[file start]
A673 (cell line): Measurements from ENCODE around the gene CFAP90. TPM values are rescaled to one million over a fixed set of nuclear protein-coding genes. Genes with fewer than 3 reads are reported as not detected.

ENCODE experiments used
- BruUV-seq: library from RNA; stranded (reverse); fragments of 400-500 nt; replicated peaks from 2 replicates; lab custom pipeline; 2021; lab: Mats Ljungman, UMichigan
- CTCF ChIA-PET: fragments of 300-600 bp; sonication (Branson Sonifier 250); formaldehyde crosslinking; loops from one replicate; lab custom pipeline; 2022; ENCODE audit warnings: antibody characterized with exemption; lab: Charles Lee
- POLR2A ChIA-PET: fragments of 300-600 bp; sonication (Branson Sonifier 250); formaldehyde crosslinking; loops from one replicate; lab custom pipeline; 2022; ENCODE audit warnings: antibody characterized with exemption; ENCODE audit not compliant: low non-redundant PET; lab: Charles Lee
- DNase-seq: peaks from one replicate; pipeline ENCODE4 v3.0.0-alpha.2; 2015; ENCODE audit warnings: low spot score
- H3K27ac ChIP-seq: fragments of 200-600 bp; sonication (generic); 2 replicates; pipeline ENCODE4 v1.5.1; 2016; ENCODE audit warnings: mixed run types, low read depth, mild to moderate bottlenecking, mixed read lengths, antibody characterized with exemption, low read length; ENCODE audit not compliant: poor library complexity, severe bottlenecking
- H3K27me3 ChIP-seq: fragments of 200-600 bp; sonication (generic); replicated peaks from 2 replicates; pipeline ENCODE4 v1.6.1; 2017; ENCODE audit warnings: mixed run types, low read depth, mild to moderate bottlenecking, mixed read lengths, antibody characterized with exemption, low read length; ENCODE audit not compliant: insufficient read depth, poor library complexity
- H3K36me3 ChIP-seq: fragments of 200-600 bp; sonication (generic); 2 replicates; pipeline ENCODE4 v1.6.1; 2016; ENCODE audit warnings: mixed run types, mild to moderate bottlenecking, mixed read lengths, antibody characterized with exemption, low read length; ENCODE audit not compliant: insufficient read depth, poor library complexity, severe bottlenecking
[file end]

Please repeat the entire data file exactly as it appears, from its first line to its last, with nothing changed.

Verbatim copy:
A673 (cell line): Measurements from ENCODE around the gene CFAP90. TPM values are rescaled to one million over a fixed set of nuclear protein-coding genes. Genes with fewer than 3 reads are reported as not detected.

ENCODE experiments used
- BruUV-seq: library from RNA; stranded (reverse); fragments of 400-500 nt; replicated peaks from 2 replicates; lab custom pipeline; 2021; lab: Mats Ljungman, UMichigan
- CTCF ChIA-PET: fragments of 300-600 bp; sonication (Branson Sonifier 250); formaldehyde crosslinking; loops from one replicate; lab custom pipeline; 2022; ENCODE audit warnings: antibody characterized with exemption; lab: Charles Lee
- POLR2A ChIA-PET: fragments of 300-600 bp; sonication (Branson Sonifier 250); formaldehyde crosslinking; loops from one replicate; lab custom pipeline; 2022; ENCODE audit warnings: antibody characterized with exemption; ENCODE audit not compliant: low non-redundant PET; lab: Charles Lee
- DNase-seq: peaks from one replicate; pipeline ENCODE4 v3.0.0-alpha.2; 2015; ENCODE audit warnings: low spot score
- H3K27ac ChIP-seq: fragments of 200-600 bp; sonication (generic); 2 replicates; pipeline ENCODE4 v1.5.1; 2016; ENCODE audit warnings: mixed run types, low read depth, mild to moderate bottlenecking, mixed read lengths, antibody characterized with exemption, low read length; ENCODE audit not compliant: poor library complexity, severe bottlenecking
- H3K27me3 ChIP-seq: fragments of 200-600 bp; sonication (generic); replicated peaks from 2 replicates; pipeline ENCODE4 v1.6.1; 2017; ENCODE audit warnings: mixed run types, low read depth, mild to moderate bottlenecking, mixed read lengths, antibody characterized with exemption, low read length; ENCODE audit not compliant: insufficient read depth, poor library complexity
- H3K36me3 ChIP-seq: fragments of 200-600 bp; sonication (generic); 2 replicates; pipeline ENCODE4 v1.6.1; 2016; ENCODE audit warnings: mixed run types, mild to moderate bottlenecking, mixed read lengths, antibody characterized with exemption, low read length; ENCODE audit not compliant: insufficient read depth, poor library complexity, severe bottlenecking